A film noir murder mystery involving a Martin & Lewis type comedy team, March 1, 2006
There is a problem with "Where the Truth Lies" that you might not be able to get past, namely the selling point of the story in Hollywood terms. This would be that a dead woman is found naked in the bathtub of a suite about to be occupied by the comedy team of Dean Martin and Jerry Lewis, and the question is whether it was one, the other, or both that killed her. The names of the comedy team in this 2005 film noir are Vince Collins (Colin Firth) and Lanny Morris (Kevin Bacon), but if you do not see the parallels between Collins & Morris and Martin & Lewis before they are hosting a telethon for polio, then you are simply too young to remember Martin & Lewis.
Now, the real hook of this film noir is not that the leads are modeled on Martin & Lewis, but that Collins & Morris both have air tight alibis for the murder. They spent 39 hours doing their telethon in Miami and as soon as it was over were escorted to the airport, flown to New York City, and driven to Atlantic City where the body was discovered. The only thing is that the dead girl worked at the hotel in Miami, and had wanted to interview the two stars for her school paper. The official story smells, and whatever the truth might be it cannot be good. Soon after the telethon and the discovery of the dead girl, Collins & Morris broke up. There has to be a connection, although clearly it is under so many layers (for one thing, the naked body in the bathtub is completely submerged with its eyes opened, which not only looks freaky, but think about how something like that could actually happen)..
Fifteen years later Karen O'Connor (Alison Lohman), another young reporter, has wrangled a book deal for Collins, with the understanding that he will have to talk about Morris and the death of Maureen O'Flaherty (Rachel Blanchard, putting her "7th Heaven" days well behind her). O'Connor has just met Morris on a Pan Am flight (nice use of the way they served meals on flights back then to advance the story) as a one-night-stand. However, she actually knows them from way back: she was one of the children with polio on the fatal telethon. These men have always been heroes to her, and we do get to see them during their glory days in flashbacks, but the more she learns the harder it looks like they are going to fall.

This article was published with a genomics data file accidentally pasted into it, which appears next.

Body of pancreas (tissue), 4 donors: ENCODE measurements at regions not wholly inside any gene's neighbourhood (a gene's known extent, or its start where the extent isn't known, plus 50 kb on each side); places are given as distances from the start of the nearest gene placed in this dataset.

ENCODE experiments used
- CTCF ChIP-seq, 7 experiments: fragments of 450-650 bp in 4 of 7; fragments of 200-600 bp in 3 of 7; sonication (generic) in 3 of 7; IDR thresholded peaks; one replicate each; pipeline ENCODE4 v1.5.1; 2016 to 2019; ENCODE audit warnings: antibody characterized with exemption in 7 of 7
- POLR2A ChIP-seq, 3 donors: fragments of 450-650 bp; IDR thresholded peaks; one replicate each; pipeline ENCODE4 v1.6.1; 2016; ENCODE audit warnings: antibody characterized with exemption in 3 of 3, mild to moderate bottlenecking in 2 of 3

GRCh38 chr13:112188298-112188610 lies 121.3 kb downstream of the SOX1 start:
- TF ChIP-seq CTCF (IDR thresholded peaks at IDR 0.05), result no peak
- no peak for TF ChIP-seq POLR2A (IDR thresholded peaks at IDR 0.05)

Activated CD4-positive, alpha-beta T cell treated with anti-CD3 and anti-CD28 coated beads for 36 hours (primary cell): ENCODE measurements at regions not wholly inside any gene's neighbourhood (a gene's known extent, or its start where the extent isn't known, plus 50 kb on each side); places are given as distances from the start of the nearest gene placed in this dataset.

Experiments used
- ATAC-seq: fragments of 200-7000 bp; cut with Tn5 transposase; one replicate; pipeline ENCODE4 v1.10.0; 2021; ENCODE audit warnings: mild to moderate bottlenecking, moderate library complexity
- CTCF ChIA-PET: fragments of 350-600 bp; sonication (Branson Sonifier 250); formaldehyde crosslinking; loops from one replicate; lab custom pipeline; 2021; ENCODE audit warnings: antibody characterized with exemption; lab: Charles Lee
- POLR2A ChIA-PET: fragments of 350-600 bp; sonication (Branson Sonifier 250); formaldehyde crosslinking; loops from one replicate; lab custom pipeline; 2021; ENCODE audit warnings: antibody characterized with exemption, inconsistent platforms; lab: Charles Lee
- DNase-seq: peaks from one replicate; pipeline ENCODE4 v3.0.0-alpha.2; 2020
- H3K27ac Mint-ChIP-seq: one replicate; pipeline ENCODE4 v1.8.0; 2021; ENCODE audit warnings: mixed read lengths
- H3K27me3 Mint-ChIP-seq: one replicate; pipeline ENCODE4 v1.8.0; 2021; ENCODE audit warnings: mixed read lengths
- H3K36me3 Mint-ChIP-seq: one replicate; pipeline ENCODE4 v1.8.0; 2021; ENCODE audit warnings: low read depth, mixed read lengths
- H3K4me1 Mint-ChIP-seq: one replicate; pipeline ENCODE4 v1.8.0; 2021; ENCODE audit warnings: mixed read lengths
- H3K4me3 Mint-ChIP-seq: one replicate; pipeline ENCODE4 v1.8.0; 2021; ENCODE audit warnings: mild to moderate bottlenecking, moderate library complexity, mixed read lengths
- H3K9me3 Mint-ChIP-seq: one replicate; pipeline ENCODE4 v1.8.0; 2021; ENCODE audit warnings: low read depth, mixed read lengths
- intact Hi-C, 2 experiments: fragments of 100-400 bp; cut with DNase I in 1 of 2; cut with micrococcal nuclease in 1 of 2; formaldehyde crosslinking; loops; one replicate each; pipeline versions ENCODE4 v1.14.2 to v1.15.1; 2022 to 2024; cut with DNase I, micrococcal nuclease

Director Atomy Egoyn ("The Sweet Hereafter"), who did the screenplay from the novel by Rupert Holmes, does not give you enough clues to figure out whodunit in this somewhat different film noir. This is a mystery where you are along for the ride, because keeping up with the twists and turns in this one is just going to give you a headache. How this is different from most film noirs is that the sleuth is not Sam Spade or Philip Marlowe, but a young woman who is in way over her head Additionally, Karen is doing this not for herself or for the dead Maureen, and she is not doing it for the truth. She is doing it for Maureen's mother, who has been told her daughter committed suicide and has had to deal with her husband going insane. All of this underscores that O'Connor is not a professional, let alone a seasoned one, which explains some of her youthful mistakes (as a general rule, reporters do not take drugs with their subjects), but she also has the tenacity to find the truth and the youthful idealism to know what to do when she finds it.